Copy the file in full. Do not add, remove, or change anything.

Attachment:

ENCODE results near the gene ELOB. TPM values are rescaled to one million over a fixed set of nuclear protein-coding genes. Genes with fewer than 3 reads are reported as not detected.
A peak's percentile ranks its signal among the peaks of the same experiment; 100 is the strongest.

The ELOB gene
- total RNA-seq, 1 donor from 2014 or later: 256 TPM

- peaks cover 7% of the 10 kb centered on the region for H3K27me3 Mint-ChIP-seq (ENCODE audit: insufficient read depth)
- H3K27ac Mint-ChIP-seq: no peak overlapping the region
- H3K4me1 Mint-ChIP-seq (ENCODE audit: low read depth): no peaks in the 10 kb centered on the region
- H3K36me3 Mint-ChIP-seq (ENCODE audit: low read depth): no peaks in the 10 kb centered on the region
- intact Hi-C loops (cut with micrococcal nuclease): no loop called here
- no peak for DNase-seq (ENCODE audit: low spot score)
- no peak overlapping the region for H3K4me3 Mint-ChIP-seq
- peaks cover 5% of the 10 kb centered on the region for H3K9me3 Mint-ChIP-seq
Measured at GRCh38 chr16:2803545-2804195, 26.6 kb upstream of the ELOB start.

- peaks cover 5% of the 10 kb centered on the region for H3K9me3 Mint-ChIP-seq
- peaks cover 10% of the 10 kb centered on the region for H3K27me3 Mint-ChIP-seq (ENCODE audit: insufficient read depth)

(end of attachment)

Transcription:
ENCODE results near the gene ELOB. TPM values are rescaled to one million over a fixed set of nuclear protein-coding genes. Genes with fewer than 3 reads are reported as not detected.
A peak's percentile ranks its signal among the peaks of the same experiment; 100 is the strongest.

The ELOB gene
- total RNA-seq, 1 donor from 2014 or later: 256 TPM

- peaks cover 7% of the 10 kb centered on the region for H3K27me3 Mint-ChIP-seq (ENCODE audit: insufficient read depth)
- H3K27ac Mint-ChIP-seq: no peak overlapping the region
- H3K4me1 Mint-ChIP-seq (ENCODE audit: low read depth): no peaks in the 10 kb centered on the region
- H3K36me3 Mint-ChIP-seq (ENCODE audit: low read depth): no peaks in the 10 kb centered on the region
- intact Hi-C loops (cut with micrococcal nuclease): no loop called here
- no peak for DNase-seq (ENCODE audit: low spot score)
- no peak overlapping the region for H3K4me3 Mint-ChIP-seq
- peaks cover 5% of the 10 kb centered on the region for H3K9me3 Mint-ChIP-seq
Measured at GRCh38 chr16:2803545-2804195, 26.6 kb upstream of the ELOB start.

- peaks cover 5% of the 10 kb centered on the region for H3K9me3 Mint-ChIP-seq
- peaks cover 10% of the 10 kb centered on the region for H3K27me3 Mint-ChIP-seq (ENCODE audit: insufficient read depth)